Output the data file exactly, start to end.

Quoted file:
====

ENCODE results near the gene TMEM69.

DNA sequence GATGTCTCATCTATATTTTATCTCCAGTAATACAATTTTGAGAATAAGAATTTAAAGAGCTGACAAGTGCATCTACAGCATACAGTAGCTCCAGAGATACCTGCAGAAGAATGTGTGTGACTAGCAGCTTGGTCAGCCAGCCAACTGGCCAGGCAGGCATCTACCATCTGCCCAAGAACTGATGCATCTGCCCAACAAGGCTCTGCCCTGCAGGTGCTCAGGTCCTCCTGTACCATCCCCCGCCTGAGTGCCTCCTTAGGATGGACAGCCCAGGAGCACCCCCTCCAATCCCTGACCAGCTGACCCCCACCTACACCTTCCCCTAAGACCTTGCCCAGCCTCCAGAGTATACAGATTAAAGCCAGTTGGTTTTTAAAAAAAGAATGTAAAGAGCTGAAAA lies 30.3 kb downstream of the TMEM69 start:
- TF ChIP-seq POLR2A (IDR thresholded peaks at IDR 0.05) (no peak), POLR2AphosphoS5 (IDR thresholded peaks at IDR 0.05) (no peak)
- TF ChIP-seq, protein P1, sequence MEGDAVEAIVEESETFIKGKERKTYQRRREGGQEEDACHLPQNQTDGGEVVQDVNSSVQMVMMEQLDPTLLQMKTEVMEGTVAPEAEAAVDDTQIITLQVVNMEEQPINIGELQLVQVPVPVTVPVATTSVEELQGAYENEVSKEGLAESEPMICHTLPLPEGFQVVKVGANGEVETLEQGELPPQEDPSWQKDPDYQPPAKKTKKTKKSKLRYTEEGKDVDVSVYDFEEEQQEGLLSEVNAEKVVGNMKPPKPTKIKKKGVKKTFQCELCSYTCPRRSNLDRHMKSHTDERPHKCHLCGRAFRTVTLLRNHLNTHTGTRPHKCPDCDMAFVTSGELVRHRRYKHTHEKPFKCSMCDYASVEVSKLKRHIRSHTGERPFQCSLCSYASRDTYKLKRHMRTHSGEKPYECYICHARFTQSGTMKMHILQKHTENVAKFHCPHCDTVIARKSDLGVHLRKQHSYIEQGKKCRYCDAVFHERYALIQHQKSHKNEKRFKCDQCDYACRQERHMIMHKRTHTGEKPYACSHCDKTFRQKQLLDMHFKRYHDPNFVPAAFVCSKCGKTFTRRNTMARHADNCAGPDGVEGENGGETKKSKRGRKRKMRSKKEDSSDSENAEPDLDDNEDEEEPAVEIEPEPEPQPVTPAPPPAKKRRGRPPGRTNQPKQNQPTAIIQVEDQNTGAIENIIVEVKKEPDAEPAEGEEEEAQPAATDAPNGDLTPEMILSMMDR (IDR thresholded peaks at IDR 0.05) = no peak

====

ENCODE results near the gene TMEM69.

DNA sequence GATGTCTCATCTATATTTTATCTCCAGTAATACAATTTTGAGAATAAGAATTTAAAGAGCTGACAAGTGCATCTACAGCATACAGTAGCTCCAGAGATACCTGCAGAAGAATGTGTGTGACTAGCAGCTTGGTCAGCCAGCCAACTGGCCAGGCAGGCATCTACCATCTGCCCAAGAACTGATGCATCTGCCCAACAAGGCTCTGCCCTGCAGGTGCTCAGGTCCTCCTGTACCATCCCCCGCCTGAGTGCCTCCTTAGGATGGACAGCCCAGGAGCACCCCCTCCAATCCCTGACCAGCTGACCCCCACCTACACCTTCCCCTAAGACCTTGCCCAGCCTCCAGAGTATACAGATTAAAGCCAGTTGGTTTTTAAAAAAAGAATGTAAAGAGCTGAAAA lies 30.3 kb downstream of the TMEM69 start:
- TF ChIP-seq POLR2A (IDR thresholded peaks at IDR 0.05) (no peak), POLR2AphosphoS5 (IDR thresholded peaks at IDR 0.05) (no peak)
- TF ChIP-seq, protein P1, sequence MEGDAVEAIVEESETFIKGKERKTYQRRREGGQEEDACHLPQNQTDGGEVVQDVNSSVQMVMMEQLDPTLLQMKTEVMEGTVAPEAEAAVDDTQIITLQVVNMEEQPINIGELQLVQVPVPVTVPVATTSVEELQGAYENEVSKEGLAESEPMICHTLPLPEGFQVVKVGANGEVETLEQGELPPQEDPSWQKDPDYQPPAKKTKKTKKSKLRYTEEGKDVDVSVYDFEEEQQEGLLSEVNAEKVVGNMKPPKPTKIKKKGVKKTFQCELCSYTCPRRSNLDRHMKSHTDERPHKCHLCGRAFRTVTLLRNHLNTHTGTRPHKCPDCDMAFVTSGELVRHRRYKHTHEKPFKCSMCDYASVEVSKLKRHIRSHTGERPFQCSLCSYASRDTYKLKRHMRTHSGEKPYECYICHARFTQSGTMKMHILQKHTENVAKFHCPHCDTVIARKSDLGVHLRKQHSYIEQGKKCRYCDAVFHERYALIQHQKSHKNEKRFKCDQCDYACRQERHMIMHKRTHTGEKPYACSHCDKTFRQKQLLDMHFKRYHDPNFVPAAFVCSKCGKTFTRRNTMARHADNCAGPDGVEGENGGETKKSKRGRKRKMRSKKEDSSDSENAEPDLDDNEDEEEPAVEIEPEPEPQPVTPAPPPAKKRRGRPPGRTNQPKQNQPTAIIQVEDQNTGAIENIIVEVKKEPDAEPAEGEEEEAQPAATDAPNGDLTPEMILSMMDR (IDR thresholded peaks at IDR 0.05) = no peak